Winter container gardening is possible in many gardening zones if you choose cold hardy plants. Such plants are able to withstand most winters, although deep frosts, prolonged cold below 20 degrees Fahrenheit, and heavy snowfall will kill them.
Winter Container Gardening Tips
Although many people think of container gardening as a spring and summer activity, you can extend the container gardening season by choosing plants able to withstand winter conditions in your area. Gardening zones 7 through 10 provide winter conditions more suitable for container gardening than zones 3 through 6, but nearly every gardening zone offers some possibilities.
Choose Containers Wisely
It's important to choose containers for winter container gardening wisely. The best containers for winter container gardening are heavy-duty plastic containers. If you already have large stone urns or other decorative stone planters in the garden that are too heavy to move each year, you can use them, but you may be better off covering them with a tarp and choosing something else. Cement planters often crack when water finds its way into tiny crevices in the cement, freezes and thaws.
Similarly, terra cotta should not be used for winter containers. Its porous surface easily cracks when ice crystals form. Decorative glazed ceramic should also be kept indoors.
Heavy-duty plastic tubs or heavy resin containers may be the best choice for winter gardening fun. Use fresh gardening soil and add rocks or pebbles to the bottom to ensure proper drainage. Place big containers in the location where you want them before you fill them with soil as they may be too heavy to move once filled.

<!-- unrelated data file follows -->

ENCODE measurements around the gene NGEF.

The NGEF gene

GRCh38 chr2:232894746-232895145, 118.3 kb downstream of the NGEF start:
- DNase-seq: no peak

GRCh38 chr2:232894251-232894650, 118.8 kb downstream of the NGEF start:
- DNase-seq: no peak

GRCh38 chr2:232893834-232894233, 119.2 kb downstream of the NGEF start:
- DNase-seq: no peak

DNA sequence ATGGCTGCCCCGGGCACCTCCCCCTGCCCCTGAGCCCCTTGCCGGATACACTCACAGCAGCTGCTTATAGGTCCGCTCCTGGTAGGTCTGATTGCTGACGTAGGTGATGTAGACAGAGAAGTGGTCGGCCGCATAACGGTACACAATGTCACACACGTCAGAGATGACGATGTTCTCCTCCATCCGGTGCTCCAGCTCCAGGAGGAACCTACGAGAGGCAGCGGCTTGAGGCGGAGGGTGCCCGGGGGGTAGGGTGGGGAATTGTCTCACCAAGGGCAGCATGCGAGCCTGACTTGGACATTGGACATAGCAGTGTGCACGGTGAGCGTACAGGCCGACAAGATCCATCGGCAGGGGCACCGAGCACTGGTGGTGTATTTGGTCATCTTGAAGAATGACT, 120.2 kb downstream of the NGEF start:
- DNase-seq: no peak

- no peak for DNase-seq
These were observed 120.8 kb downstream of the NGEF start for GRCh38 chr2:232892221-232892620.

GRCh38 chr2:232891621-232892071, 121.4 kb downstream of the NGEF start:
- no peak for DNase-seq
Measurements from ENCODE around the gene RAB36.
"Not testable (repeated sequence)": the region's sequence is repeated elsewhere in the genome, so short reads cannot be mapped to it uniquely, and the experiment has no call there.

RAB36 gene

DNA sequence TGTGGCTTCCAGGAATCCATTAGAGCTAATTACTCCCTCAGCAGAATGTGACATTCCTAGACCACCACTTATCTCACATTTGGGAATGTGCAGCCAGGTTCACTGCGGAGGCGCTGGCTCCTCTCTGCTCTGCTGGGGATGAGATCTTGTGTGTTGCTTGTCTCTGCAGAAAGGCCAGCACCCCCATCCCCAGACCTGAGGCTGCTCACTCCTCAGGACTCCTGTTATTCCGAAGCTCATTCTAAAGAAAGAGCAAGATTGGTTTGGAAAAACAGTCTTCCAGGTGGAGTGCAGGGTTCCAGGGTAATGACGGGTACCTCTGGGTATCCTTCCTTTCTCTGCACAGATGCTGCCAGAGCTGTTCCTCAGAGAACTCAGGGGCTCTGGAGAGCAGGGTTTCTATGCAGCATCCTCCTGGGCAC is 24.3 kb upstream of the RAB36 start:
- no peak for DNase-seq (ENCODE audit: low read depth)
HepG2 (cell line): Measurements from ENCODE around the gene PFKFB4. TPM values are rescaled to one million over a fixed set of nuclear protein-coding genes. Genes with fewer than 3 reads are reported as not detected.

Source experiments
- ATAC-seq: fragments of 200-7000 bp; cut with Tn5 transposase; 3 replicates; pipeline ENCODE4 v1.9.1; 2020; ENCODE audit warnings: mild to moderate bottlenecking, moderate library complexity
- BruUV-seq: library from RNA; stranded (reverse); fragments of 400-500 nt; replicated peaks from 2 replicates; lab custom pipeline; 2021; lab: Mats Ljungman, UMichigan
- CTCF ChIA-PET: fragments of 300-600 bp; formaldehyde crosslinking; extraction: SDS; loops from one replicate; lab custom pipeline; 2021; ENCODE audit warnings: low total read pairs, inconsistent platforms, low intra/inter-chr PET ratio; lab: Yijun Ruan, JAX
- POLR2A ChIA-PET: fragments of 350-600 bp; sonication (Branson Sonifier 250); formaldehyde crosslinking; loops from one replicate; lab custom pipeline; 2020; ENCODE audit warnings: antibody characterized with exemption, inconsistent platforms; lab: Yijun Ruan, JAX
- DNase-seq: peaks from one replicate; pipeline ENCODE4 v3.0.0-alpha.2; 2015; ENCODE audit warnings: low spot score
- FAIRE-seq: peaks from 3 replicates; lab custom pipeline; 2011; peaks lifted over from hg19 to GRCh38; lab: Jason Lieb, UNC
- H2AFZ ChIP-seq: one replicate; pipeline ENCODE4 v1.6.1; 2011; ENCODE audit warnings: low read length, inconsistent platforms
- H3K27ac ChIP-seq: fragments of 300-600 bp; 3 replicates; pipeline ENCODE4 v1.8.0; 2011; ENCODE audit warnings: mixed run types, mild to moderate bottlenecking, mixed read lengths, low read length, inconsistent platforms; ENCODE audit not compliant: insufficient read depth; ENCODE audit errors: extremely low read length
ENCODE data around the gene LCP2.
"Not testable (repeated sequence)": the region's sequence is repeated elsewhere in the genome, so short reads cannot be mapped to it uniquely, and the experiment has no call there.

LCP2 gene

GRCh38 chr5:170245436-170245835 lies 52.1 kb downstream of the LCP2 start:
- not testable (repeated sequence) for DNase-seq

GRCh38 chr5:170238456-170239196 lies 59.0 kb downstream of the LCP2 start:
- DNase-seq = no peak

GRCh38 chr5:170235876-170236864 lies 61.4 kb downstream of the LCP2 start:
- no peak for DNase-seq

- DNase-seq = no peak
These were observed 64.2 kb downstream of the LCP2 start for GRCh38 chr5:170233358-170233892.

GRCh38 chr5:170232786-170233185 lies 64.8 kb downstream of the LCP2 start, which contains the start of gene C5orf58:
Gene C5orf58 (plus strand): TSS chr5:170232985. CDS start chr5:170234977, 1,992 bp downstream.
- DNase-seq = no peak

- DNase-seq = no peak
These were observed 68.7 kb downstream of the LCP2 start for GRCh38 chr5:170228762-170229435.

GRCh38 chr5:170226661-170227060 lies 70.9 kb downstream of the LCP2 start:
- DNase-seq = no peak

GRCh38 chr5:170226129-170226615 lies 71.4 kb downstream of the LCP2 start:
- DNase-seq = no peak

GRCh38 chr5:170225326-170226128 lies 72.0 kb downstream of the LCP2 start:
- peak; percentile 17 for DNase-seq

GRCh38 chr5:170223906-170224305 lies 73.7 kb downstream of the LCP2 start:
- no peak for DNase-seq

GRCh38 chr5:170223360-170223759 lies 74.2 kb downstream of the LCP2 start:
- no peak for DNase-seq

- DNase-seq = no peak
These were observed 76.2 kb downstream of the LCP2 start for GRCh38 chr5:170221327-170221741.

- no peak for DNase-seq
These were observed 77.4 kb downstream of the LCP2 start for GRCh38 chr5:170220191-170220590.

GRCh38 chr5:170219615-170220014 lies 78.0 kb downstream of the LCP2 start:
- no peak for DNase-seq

Plants for Winter Beauty
Choose plants that not only look beautiful during the winter but will withstand the cold and snow.
Many shrubs lend themselves to winter containers. A tall, narrow holly adds beauty to the landscape by its rich, glossy green or variegated foliage and red berries on female plants. Junipers also have beautiful gray-green foliage and some have rich purple-blue berries, another source of color in an otherwise drab landscape. Nearly all types of evergreen shrubs look wonderful in winter pots. Be sure to choose plants suitable for container gardening. Ask at the garden center or learn more about dwarf varieties suitable for containers.
Cold Tolerant Annuals
Certain fall annuals also make great container garden plants. Ornamental cabbage and kale provide green, purple, bronze or ruby foliage with ruffled or smooth edges. Many gardeners love planting these pretty vegetables in containers. When snow and ice gather on the edges they often form beautiful patterns, and it takes a really brutal cold snap or heavy snow to damage them.
Pansies can survive in mild winters where daytime temperatures rise above 40 degrees or so. Just be sure to cover them with plastic, newspaper or mulch if snow is in the forecast. Remove after the snowfall to allow light and air to circulate. Even if pansies appear frost-damaged, they can often recover, so you may want to leave them in the container even if they seem brown. They may surprise you.
Watering During Winter
Plants need less water during the winter than during the summer. If the container is in an open area where natural rainfall can water it, you may want to let nature take care of any necessary watering. Otherwise keep a watering can inside the house and water sparingly. Don't leave watering cans outside if temperatures drop below freezing. Like pots, watering cans can crack if the water inside freezes and thaws.